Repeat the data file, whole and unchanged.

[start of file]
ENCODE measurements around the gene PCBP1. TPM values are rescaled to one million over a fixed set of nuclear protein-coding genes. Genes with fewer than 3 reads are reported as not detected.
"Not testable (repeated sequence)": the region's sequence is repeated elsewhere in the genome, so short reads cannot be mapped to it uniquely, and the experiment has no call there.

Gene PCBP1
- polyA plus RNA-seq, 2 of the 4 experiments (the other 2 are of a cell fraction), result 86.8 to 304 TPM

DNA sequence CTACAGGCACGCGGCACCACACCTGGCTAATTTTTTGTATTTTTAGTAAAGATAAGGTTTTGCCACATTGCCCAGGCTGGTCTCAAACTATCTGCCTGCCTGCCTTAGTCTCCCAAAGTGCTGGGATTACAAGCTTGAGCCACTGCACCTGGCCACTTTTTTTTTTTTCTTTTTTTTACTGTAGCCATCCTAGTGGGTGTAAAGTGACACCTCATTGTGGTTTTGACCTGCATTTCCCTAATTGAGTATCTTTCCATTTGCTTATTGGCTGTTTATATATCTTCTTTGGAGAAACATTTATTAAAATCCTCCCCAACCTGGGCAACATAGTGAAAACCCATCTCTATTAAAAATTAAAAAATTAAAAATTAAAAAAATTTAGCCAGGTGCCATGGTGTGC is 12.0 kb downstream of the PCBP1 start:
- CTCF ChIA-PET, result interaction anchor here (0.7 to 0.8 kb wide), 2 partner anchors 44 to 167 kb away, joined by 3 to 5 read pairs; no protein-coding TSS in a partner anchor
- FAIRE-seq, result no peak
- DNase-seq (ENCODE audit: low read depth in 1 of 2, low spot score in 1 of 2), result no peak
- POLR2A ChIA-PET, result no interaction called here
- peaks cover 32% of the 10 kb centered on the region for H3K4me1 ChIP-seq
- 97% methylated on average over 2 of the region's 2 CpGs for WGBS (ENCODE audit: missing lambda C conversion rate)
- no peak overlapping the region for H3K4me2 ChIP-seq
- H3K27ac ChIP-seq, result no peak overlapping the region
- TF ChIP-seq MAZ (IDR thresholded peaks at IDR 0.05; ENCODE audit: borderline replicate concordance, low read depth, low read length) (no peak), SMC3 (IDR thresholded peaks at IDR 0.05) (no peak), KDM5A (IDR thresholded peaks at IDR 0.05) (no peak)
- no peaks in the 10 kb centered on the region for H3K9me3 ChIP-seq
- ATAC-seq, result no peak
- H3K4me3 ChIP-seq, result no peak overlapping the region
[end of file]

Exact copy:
ENCODE measurements around the gene PCBP1. TPM values are rescaled to one million over a fixed set of nuclear protein-coding genes. Genes with fewer than 3 reads are reported as not detected.
"Not testable (repeated sequence)": the region's sequence is repeated elsewhere in the genome, so short reads cannot be mapped to it uniquely, and the experiment has no call there.

Gene PCBP1
- polyA plus RNA-seq, 2 of the 4 experiments (the other 2 are of a cell fraction), result 86.8 to 304 TPM

DNA sequence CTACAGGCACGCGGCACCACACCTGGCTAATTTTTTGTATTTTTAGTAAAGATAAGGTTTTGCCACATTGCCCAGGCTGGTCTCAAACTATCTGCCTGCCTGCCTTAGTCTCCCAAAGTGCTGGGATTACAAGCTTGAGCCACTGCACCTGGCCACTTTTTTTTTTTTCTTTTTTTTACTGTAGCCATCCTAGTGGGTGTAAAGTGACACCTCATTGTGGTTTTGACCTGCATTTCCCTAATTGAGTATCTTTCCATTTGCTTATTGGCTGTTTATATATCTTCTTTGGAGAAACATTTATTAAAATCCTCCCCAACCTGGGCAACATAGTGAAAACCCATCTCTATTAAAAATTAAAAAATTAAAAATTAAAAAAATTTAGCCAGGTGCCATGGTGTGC is 12.0 kb downstream of the PCBP1 start:
- CTCF ChIA-PET, result interaction anchor here (0.7 to 0.8 kb wide), 2 partner anchors 44 to 167 kb away, joined by 3 to 5 read pairs; no protein-coding TSS in a partner anchor
- FAIRE-seq, result no peak
- DNase-seq (ENCODE audit: low read depth in 1 of 2, low spot score in 1 of 2), result no peak
- POLR2A ChIA-PET, result no interaction called here
- peaks cover 32% of the 10 kb centered on the region for H3K4me1 ChIP-seq
- 97% methylated on average over 2 of the region's 2 CpGs for WGBS (ENCODE audit: missing lambda C conversion rate)
- no peak overlapping the region for H3K4me2 ChIP-seq
- H3K27ac ChIP-seq, result no peak overlapping the region
- TF ChIP-seq MAZ (IDR thresholded peaks at IDR 0.05; ENCODE audit: borderline replicate concordance, low read depth, low read length) (no peak), SMC3 (IDR thresholded peaks at IDR 0.05) (no peak), KDM5A (IDR thresholded peaks at IDR 0.05) (no peak)
- no peaks in the 10 kb centered on the region for H3K9me3 ChIP-seq
- ATAC-seq, result no peak
- H3K4me3 ChIP-seq, result no peak overlapping the region